WELCOME HOME, MISS AMERICA
Everywhere I go,
I am Hawaii
She's 'really proud' when
people tell her she has
broken down stereotypes
By Treena Shapiro
Watching her pose in a white replica of the gown she wore when crowned, you wouldn't guess that Miss America 2001 Angela Perez Baraquio is a certified termite inspector.
Termite control is a family business, she explained to others at the photo shoot for her sponsors at Nate's Photography yesterday afternoon.
"I was in the field. I was patching holes. I still have my jeans and my work shirt and gloves," she said as she moved in front of the camera.
But asked whether she planned to renew her license, Baraquio laughed and said: "I don't think so. But I really wish my dad the best. And I will help them out the best that I can."
With the opportunities ahead of her, she hopes to be able to retire her parents in style, she said.
Back home for just a few days, Baraquio says her homecoming has been "awesome," but she regrets not being able to spend much time with her family. She's not even bunking at the house she shares with her brother and is staying at the Hilton Hawaiian Village instead.
That's OK, she said, because her house isn't big enough to hold her.
"My house is filled with all the junk I sent home. I got new luggage when I won, so all my other ones went back," she said. "I don't have a huge house, so I would have had nowhere to sleep if I went home."
Anyway, after living out of hotels for the last five weeks or so, she said she's getting used to the lifestyle.
In between a parade through Waikiki and the late afternoon photo shoot, Baraquio did have some quiet time in her hotel room with her sisters.
Whipping a half-eaten bag of li hing mui from her purse, she announced happily that they had brought her a care package.
With a news conference at the airport and an appearance at the football game Saturday, a parade and luau yesterday, and visits to schools and sponsoring agencies before a public reception scheduled for tonight, Baraquio doesn't have much time to herself. She even had to hide out in a dressing room at the photography studio just to have a few minutes to talk story with her dress designer, Lisa Schienle of Mona Lisa Designs.
While she has no regrets, Baraquio admits she misses her privacy. "I don't mind being in the public eye as long as they give me time to recuperate, replenish my energy, because I'm no good to anyone if I'm in a bad mood, and I am human," she said.
And although she loves the recognition and support for herself and her family, the swarming crowds can get overwhelming. During yesterday's parade, the convertible she rode in moved in stops and starts down the length of Kalakaua as friends and strangers rushed in to take photos, get autographs and touch Miss America. All the familiar faces brought tears to her eyes, but a few fans were too aggressive, she said.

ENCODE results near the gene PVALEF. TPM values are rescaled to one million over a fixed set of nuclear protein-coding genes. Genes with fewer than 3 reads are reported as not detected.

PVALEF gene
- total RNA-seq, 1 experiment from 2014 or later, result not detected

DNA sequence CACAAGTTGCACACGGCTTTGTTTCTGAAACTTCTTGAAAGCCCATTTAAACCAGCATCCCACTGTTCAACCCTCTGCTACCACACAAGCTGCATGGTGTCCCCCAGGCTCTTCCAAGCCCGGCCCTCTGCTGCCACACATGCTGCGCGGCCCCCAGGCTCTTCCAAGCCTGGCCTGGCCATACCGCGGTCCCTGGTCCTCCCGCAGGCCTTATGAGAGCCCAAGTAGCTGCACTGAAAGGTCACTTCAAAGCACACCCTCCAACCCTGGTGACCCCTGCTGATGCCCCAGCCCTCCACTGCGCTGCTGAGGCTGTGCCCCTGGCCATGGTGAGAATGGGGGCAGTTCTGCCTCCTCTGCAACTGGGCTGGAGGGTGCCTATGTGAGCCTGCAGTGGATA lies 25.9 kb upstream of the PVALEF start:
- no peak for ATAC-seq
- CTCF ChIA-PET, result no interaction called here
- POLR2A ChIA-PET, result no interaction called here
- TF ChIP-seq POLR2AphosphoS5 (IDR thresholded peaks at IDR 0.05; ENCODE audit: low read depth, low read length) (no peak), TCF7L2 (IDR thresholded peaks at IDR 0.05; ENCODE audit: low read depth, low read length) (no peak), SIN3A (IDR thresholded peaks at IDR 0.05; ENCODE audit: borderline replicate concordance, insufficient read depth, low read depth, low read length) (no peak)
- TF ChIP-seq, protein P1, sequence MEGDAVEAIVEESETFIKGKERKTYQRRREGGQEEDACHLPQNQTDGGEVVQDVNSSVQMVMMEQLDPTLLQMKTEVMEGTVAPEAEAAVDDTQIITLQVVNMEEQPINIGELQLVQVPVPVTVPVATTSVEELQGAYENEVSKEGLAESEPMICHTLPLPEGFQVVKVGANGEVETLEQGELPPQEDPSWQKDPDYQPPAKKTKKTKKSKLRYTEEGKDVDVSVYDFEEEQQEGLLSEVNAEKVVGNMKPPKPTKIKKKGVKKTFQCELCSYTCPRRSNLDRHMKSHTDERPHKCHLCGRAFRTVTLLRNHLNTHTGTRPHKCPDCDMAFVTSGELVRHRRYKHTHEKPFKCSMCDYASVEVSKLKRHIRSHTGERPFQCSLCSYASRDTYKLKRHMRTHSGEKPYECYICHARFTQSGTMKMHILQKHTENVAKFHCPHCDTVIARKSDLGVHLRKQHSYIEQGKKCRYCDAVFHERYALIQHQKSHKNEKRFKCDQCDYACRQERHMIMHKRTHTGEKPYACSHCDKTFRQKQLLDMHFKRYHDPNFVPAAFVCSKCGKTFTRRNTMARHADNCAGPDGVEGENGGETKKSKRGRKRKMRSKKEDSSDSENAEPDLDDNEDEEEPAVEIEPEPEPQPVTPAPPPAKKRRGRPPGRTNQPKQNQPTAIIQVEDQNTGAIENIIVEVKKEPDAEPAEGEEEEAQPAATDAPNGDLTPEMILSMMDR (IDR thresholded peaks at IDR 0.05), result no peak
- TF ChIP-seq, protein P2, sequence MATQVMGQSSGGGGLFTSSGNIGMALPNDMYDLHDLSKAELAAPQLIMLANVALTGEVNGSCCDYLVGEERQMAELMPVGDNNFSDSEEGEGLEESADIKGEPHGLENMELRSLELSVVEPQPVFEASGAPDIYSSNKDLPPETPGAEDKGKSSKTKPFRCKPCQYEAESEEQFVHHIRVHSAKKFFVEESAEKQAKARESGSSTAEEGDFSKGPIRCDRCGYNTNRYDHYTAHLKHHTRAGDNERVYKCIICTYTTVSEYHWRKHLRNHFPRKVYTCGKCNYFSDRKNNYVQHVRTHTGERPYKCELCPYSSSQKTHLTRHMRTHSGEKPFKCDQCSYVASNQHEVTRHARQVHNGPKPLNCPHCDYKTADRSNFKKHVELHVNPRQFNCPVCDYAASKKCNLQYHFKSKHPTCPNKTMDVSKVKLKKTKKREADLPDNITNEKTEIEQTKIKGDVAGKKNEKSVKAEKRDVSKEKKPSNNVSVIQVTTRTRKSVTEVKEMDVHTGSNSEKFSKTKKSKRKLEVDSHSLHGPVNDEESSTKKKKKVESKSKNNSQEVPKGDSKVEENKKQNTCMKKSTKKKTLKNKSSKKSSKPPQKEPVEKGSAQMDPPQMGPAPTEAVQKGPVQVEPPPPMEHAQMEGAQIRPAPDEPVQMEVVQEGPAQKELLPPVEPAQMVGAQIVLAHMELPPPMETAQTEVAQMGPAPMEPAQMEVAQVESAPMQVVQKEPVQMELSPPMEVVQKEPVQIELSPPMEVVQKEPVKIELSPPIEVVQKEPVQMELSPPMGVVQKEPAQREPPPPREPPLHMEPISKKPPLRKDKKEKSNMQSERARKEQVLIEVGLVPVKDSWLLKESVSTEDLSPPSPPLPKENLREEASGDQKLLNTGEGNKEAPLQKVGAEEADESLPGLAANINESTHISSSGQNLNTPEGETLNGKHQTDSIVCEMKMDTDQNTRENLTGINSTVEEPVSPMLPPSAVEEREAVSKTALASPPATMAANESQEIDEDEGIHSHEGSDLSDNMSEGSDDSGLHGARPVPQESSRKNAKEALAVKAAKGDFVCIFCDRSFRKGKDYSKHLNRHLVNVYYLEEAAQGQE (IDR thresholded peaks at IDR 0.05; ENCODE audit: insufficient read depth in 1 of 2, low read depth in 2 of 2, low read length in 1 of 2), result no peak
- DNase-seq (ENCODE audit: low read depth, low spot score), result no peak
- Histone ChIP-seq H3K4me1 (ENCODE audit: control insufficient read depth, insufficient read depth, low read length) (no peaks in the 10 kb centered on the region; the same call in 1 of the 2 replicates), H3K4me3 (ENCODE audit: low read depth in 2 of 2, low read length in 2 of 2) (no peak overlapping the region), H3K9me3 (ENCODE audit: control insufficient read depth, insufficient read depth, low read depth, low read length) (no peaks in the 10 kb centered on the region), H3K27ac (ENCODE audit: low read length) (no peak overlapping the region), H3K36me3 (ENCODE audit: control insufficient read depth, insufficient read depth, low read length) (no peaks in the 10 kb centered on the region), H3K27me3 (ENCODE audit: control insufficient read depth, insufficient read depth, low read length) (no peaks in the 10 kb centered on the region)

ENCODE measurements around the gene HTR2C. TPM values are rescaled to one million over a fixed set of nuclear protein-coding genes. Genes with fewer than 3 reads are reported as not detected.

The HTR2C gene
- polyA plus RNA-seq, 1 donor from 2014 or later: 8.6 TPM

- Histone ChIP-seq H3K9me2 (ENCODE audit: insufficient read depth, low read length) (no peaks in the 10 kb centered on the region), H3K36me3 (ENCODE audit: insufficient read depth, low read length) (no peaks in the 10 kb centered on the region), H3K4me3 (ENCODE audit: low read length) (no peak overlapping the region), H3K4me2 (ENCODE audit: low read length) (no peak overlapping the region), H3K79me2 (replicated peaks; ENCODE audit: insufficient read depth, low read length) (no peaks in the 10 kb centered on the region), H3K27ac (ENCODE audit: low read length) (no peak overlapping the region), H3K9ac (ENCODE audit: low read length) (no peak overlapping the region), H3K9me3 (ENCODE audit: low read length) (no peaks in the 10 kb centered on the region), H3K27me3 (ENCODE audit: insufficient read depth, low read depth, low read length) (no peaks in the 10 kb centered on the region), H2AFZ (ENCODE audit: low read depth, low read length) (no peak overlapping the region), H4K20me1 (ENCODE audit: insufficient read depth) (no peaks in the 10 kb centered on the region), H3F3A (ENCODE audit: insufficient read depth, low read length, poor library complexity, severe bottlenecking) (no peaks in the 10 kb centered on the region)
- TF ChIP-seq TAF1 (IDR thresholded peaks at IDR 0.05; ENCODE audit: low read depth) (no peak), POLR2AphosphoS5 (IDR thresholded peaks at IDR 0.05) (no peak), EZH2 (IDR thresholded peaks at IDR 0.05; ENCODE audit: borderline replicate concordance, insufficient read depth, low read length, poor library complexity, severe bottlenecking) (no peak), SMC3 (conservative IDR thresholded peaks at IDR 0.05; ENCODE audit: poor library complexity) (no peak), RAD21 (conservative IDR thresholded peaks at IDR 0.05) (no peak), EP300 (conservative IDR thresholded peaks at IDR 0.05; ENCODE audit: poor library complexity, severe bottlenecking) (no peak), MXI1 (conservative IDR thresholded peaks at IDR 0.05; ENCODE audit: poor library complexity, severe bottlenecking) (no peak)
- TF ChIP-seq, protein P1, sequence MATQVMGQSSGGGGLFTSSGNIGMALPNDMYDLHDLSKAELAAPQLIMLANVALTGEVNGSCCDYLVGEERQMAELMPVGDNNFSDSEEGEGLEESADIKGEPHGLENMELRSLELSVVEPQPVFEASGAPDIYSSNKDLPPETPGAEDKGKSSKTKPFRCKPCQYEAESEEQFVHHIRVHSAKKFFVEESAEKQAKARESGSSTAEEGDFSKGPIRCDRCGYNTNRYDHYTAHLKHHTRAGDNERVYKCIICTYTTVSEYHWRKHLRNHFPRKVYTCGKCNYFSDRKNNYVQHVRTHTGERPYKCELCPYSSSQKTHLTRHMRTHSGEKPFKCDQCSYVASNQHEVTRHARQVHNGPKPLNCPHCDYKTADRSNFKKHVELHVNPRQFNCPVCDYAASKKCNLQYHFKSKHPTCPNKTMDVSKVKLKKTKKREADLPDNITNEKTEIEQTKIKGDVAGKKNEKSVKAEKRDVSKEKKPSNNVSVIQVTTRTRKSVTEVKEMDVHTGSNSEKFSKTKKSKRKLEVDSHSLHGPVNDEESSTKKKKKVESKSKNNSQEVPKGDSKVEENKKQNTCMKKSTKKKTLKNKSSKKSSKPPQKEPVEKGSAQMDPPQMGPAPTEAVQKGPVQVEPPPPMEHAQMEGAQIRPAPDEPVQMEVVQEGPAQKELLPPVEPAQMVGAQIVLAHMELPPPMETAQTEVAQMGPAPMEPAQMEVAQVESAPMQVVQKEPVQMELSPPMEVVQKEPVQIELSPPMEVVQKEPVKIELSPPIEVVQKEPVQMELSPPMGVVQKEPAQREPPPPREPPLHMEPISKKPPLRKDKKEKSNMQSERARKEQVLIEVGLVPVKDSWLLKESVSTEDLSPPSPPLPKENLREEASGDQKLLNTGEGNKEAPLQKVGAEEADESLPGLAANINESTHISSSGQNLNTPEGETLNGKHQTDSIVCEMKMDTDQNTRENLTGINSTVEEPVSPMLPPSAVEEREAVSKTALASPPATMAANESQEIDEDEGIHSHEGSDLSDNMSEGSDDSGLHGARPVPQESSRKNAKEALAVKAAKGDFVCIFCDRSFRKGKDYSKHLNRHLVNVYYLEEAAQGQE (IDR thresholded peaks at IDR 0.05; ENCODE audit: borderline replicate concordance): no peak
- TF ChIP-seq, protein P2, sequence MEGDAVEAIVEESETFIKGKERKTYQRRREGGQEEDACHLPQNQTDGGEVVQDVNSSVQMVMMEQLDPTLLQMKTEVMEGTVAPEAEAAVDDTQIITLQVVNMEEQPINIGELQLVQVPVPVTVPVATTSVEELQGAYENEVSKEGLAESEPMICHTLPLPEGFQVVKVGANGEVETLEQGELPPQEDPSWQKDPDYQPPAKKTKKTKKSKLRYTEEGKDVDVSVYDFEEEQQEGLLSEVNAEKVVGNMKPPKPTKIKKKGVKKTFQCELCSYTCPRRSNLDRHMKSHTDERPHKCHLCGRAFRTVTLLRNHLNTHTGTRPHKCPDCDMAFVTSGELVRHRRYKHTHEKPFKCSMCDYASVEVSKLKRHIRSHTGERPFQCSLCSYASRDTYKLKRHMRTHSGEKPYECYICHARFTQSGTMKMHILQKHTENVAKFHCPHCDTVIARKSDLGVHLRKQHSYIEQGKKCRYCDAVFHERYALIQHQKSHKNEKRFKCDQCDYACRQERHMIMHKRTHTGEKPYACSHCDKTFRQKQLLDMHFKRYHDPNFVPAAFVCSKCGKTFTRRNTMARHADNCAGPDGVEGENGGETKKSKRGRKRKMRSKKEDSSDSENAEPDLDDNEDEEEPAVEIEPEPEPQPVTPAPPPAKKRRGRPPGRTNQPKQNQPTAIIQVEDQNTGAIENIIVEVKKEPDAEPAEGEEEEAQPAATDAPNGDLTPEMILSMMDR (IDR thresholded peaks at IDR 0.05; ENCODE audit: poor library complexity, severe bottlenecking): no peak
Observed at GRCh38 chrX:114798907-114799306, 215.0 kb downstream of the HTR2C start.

"It was a little frustrating when people would pull my body, you know, left and right," she said. "People were actually pulling my arms. I didn't feel that great about that simply because I like to be in control of my body. When people are pulling, it just kind of is a lack of respect for my space, which I didn't appreciate."
During a rushed interview in between dress changes and photo-taking, however, Baraquio mentioned several times her amazement at the admiration of strangers.
After taping an interview with David Letterman, for example, Baraquio said she left the studio to be greeted by several fans who had been waiting for 12 hours for the chance to meet the first Asian Miss America.
"They said, 'I'm Thai' or 'Korean' or 'Japanese,' or 'I'm so proud of you because you're a pioneer for our culture, and you've broken down a lot of doors and stereotypes that you can't make it in this world,'" she said. "That was something I was really proud of."
Baraquio said she is also very aware that she will be representing Hawaii for the rest of her life. When she walked the runway after winning the Miss Hawaii pageant, Baraquio said she realized, "Anywhere I go people will look at me and they will see Hawaii in me, and I have to represent that everywhere I go from now on for the rest of my life. Everywhere I go now, I am Hawaii."
During the Miss America talent competition, Baraquio -- eighth-grade May Day queen -- danced hula to distinguish herself from the other contestants. When searching for a song, someone suggested "Come Follow Me, I Am Hawaii," a medley from the films "Hawaii" and "Mutiny on the Bounty," sung by Miss Hawaii 1975 Cathy Foy.
"I thought, the title alone -- I don't even know what the song sounded like, but that's exactly what I felt when I won," she said.
Baraquio will make one last public appearance today from 6:30 to 9 p.m. at the Miss America Public Reception at the Hilton Hawaiian Village's Tapa Ballroom. Miss California, Miss Kentucky, Miss Louisiana and Miss Mississippi will attend, and the new Miss Hawaii, Billie Takaki, will be crowned. Admission is $5 per person. Children under 12 are admitted free.